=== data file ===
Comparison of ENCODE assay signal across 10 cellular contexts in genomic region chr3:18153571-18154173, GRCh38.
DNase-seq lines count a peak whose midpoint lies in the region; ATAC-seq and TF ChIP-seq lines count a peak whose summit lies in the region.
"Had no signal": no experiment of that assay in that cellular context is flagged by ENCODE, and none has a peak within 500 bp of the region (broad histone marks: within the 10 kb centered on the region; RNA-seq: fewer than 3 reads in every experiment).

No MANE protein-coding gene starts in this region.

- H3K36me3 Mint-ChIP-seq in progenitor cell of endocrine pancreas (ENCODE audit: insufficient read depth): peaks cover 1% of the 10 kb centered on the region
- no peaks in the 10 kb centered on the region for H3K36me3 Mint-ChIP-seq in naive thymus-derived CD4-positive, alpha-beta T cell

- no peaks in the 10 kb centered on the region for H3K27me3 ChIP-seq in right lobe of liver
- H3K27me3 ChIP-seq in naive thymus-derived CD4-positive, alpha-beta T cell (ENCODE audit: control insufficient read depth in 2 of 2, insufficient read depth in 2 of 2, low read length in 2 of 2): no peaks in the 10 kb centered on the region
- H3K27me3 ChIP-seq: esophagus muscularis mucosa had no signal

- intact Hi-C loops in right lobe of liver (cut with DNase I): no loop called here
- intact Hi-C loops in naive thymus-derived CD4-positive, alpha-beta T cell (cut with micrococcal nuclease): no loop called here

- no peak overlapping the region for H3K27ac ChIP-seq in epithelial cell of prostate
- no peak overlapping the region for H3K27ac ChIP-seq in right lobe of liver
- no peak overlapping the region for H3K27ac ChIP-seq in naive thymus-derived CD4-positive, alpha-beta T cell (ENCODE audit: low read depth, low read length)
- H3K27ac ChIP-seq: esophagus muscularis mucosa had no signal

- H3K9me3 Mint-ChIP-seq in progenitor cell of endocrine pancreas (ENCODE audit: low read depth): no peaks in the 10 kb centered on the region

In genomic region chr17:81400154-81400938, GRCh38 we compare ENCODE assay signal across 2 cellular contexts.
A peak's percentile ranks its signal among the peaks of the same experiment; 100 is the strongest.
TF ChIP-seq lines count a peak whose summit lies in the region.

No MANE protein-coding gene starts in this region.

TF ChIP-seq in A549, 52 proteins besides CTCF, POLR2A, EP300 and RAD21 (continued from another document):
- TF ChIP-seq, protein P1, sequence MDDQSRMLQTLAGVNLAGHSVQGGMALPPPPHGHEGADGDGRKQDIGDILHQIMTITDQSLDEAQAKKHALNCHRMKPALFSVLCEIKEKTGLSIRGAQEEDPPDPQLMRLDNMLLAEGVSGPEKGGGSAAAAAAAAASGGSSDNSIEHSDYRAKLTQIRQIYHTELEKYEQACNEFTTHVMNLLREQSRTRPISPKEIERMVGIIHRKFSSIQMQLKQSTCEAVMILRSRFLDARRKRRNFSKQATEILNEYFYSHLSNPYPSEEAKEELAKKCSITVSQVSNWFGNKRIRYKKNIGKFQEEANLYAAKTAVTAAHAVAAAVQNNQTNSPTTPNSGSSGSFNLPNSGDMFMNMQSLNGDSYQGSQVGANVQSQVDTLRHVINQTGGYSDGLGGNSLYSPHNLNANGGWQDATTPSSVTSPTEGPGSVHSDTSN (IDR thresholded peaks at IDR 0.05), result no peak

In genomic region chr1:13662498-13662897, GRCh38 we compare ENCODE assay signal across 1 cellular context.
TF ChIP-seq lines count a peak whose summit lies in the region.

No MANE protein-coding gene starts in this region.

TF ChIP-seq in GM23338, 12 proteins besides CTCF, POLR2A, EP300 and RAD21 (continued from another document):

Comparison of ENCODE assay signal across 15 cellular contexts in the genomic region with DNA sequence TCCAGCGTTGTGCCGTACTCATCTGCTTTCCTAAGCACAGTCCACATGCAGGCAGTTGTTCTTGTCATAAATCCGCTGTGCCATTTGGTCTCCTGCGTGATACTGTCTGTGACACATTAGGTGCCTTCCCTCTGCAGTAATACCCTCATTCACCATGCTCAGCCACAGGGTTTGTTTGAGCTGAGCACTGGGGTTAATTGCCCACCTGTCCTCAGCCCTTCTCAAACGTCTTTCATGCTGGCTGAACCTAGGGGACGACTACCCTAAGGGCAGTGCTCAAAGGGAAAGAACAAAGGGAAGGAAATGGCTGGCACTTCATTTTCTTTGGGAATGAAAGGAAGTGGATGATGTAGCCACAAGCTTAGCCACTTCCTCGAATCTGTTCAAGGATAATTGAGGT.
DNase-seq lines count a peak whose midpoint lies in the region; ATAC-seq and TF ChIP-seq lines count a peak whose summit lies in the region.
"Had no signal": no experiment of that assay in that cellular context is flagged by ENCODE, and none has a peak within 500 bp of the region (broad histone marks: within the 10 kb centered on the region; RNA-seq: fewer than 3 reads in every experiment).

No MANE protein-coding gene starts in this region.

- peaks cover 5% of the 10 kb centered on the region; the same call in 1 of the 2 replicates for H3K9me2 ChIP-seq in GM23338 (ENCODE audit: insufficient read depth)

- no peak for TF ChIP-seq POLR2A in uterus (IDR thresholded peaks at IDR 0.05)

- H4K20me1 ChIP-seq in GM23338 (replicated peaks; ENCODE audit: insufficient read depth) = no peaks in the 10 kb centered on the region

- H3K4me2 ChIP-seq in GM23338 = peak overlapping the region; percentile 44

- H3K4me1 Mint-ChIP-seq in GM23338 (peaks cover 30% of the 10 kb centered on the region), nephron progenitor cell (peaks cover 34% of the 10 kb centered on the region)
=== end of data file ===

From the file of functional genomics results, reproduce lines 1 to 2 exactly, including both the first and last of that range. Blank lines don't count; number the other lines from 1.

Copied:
Comparison of ENCODE assay signal across 10 cellular contexts in genomic region chr3:18153571-18154173, GRCh38.
DNase-seq lines count a peak whose midpoint lies in the region; ATAC-seq and TF ChIP-seq lines count a peak whose summit lies in the region.